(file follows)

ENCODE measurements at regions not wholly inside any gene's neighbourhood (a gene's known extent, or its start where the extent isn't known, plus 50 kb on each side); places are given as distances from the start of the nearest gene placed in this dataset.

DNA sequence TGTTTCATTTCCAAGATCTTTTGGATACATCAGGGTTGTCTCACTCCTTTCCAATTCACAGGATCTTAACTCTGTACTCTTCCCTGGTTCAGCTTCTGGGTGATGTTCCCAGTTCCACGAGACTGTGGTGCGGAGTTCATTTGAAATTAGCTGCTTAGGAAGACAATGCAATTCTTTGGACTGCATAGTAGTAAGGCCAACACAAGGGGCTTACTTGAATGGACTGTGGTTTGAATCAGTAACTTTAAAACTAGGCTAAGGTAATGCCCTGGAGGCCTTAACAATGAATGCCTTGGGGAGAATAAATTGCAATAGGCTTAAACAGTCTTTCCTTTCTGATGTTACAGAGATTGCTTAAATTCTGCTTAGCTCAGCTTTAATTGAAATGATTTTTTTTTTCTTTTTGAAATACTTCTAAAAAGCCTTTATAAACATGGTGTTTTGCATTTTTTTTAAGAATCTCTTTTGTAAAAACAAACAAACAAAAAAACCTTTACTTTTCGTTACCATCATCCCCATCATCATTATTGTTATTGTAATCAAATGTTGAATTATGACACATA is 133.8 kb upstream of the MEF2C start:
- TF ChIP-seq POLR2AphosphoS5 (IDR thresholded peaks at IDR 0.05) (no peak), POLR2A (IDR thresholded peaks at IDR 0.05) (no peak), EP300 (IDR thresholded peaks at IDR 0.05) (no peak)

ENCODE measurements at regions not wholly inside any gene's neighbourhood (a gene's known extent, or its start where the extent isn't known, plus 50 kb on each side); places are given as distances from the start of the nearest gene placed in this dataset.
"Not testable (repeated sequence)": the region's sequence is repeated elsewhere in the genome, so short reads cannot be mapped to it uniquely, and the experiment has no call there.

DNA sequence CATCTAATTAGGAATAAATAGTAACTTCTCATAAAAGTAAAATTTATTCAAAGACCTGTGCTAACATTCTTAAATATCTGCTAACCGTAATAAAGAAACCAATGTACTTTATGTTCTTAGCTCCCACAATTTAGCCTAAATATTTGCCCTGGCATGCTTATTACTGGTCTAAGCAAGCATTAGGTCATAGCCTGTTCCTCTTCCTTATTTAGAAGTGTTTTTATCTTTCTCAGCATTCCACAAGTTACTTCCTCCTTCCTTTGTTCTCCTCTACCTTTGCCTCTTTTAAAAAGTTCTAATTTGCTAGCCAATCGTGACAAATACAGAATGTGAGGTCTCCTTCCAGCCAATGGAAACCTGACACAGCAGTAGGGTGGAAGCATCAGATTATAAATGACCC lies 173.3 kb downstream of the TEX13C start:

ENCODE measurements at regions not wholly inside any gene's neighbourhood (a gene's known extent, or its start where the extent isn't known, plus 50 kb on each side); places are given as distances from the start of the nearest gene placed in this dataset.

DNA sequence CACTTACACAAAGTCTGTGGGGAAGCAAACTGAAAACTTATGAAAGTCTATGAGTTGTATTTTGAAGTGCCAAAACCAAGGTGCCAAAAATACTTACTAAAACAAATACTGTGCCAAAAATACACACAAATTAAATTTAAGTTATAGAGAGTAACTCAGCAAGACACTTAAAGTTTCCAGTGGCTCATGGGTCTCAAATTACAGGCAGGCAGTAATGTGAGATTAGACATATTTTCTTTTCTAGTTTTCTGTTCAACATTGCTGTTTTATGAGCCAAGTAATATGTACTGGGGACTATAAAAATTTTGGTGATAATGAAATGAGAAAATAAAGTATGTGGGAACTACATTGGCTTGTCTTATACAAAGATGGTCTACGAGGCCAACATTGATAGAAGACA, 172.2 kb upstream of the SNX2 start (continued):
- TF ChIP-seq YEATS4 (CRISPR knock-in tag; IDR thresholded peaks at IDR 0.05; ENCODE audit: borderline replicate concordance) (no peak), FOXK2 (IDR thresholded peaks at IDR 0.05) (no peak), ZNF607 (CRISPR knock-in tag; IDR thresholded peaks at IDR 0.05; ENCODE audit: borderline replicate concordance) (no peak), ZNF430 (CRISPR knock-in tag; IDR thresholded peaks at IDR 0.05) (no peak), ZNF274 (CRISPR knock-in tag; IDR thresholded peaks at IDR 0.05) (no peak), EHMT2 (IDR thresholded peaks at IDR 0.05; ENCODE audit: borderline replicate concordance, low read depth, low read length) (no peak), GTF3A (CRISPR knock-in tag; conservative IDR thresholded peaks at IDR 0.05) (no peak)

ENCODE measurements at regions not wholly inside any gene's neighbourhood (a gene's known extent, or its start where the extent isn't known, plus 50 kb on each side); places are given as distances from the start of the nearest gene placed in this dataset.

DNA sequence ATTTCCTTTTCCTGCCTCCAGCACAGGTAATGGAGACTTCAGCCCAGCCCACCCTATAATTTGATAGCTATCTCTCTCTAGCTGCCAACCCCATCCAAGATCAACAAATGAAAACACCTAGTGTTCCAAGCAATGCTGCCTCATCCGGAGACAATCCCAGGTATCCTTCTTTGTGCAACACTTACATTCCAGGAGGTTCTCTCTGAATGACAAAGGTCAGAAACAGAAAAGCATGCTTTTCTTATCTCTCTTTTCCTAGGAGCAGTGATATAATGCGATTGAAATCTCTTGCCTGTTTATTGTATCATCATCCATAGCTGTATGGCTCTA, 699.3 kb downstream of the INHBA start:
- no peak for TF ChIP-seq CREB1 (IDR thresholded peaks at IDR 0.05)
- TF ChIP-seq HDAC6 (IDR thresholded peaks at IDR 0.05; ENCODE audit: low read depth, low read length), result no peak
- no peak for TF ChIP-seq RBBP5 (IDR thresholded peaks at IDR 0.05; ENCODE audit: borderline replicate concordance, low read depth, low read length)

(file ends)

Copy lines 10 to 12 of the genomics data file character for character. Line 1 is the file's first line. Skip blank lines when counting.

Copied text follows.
ENCODE measurements at regions not wholly inside any gene's neighbourhood (a gene's known extent, or its start where the extent isn't known, plus 50 kb on each side); places are given as distances from the start of the nearest gene placed in this dataset.

DNA sequence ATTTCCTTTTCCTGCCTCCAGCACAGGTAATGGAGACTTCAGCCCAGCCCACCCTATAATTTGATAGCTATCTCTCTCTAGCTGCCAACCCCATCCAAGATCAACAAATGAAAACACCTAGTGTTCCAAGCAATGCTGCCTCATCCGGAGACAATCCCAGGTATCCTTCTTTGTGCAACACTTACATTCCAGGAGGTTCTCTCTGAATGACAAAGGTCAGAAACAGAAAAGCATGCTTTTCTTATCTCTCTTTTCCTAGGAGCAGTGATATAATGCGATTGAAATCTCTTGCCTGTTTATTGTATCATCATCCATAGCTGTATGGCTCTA, 699.3 kb downstream of the INHBA start:
- no peak for TF ChIP-seq CREB1 (IDR thresholded peaks at IDR 0.05)